Published on 3 September 2008
By Laurie Wiegler
Unlike in most parts of Europe, it was another hot summer in the US.
looks at the state of air-conditioning engineering in theStates and elsewhere in the world.Summer in the US north-east may bring to mind rugged men sailing through the Cape, tanned cherubs building sandcastles or soft-shell crabs plucked fresh from the sea. But for those of us living here, the images belie a far less glamorous reality – thewretched heat and humidity.In May, a heatwave hit southeastern Connecticut, causing many to worry that this could be a harbinger of yet another, perhaps evenmore dreadful, summer. The problem was much more acute for anyone struggling through the season without a proper air conditioner. I was one of those people.But as temperatures soared above 39°C and the humidity was who-knows-what, the urgency to buy one of these energy-gobblersbecame increasingly clear. Yet, whether to relent – and thereby further damage the environment (and my electricity bill!) – was stillindeterminate, especially since we Americans have a long way to go before our air conditioners become 100 per centenvironmentally-friendly.
Carrier to today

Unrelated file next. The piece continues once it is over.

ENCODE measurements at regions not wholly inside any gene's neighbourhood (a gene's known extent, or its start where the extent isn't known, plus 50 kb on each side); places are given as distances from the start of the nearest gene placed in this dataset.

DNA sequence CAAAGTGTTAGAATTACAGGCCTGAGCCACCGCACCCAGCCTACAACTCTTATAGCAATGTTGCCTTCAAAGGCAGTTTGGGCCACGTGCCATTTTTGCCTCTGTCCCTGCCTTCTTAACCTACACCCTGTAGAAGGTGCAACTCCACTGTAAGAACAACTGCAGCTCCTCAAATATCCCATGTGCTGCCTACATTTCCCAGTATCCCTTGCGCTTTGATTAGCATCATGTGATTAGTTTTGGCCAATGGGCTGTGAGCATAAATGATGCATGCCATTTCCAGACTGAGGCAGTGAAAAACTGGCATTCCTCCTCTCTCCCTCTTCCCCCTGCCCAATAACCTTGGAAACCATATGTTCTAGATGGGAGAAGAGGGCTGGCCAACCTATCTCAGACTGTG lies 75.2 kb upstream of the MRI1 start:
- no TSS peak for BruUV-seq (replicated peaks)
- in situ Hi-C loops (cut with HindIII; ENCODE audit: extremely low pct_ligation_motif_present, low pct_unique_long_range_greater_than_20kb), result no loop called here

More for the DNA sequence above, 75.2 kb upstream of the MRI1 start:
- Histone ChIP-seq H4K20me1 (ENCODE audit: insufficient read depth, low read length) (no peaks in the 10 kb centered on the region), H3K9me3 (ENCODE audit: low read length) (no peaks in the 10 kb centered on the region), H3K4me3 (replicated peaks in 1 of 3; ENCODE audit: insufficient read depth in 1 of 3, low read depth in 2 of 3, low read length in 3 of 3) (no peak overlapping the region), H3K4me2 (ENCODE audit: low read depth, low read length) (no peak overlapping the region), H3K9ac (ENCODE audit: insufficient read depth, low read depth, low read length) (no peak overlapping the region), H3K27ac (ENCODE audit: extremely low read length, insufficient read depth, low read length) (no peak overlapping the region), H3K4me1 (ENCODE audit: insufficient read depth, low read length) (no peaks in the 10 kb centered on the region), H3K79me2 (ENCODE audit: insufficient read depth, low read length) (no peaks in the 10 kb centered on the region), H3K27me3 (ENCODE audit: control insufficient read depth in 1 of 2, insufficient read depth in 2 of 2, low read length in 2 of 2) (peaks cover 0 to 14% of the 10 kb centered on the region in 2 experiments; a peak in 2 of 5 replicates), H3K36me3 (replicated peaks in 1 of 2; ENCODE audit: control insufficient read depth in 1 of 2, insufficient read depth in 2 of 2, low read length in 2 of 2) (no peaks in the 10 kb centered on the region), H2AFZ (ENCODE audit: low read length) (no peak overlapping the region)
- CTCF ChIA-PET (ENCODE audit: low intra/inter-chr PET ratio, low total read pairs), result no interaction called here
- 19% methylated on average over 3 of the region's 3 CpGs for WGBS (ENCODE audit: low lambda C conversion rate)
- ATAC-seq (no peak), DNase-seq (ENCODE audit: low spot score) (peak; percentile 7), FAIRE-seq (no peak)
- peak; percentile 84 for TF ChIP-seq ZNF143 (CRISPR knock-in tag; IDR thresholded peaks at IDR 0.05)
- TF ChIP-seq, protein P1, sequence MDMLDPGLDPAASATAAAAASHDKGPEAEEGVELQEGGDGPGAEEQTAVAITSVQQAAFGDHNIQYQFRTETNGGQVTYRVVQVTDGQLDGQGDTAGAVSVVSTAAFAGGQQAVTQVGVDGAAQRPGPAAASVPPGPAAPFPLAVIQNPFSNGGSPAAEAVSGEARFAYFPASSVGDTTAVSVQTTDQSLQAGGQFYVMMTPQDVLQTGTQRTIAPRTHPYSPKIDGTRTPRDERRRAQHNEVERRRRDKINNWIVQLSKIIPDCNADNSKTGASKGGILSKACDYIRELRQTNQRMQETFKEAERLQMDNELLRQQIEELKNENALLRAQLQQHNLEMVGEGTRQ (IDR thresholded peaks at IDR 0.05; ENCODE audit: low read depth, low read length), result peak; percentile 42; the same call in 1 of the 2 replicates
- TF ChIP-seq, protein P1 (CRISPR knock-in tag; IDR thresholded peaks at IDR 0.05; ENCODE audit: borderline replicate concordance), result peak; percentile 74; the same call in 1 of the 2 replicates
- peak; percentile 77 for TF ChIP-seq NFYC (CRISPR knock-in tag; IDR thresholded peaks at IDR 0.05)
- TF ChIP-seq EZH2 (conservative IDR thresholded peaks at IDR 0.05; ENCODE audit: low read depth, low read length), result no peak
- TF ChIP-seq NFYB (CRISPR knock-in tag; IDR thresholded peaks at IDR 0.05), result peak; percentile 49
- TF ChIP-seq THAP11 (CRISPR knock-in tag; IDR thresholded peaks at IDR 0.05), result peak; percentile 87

The late Willis Carrier, engineer and inventor of the first half of the 20th century, is a sort of ‘patron saint’ of the US coolant business.He started a modest engineering firm with a handful of partners, one which grew into a multi-city international business based out of Connecticut.At the age of 25, Carrier had the first patent on a type of air conditioner that would presage the modern age of cooling. His design wastailor-made for a stuffy lithography plant in Brooklyn, New York, where the humid conditions ruined the pictures at the site. From there,he gained world renown, in part from his appearance at the 1939 World’s Fair, where his “igloo” drew rapt attention.A lot has happened since 1939. Today’s machines would shock Carrier and his ilk, whose version of an air conditioner is reminiscentof the early computers that used to occupy a whole room.No longer the mammoth machines of yore, today’s models are sleeker, more cost- and energy-efficient, and manufactured bycompanies that have mandates for controlling greenhouse gas emissions.Vendors tout new – or new versions of old – technologies such as thermal cooling, which operates on a load-reduction premise.Cooling methods from vendors in the space, such as Ice Energy and Trane, are hoping this changes the way Americans think of their coolers.Trane has installed numerous “thermal storage” units in financial buildings such as Credit Suisse and Morgan Stanley in Manhattan.Ice Energy, based in Windsor, Colorado, has monopolised restaurants, fitness centres, manufacturing plants and automobiledealerships. It promotes a hybrid cooling technology that integrates with standard AC units.Ramachandran Narayanamurthy, director of research and innovation for the company, draws a distinction between what Ice Energydoes and standard methods of air conditioning.Ice storage air conditioning, he says, provides both energy and environmental benefits plus comfort. “The main reason you have air conditioning is to be comfortable, but the downside is that it drives power consumption when we have the least amount of power available on the electric grid.”His method is to run the compressor and all the power-consuming elements overnight, storing the cooling that would normally bedelivered into a building in the form of ice. He claims that this can cut power consumption by 95 per cent.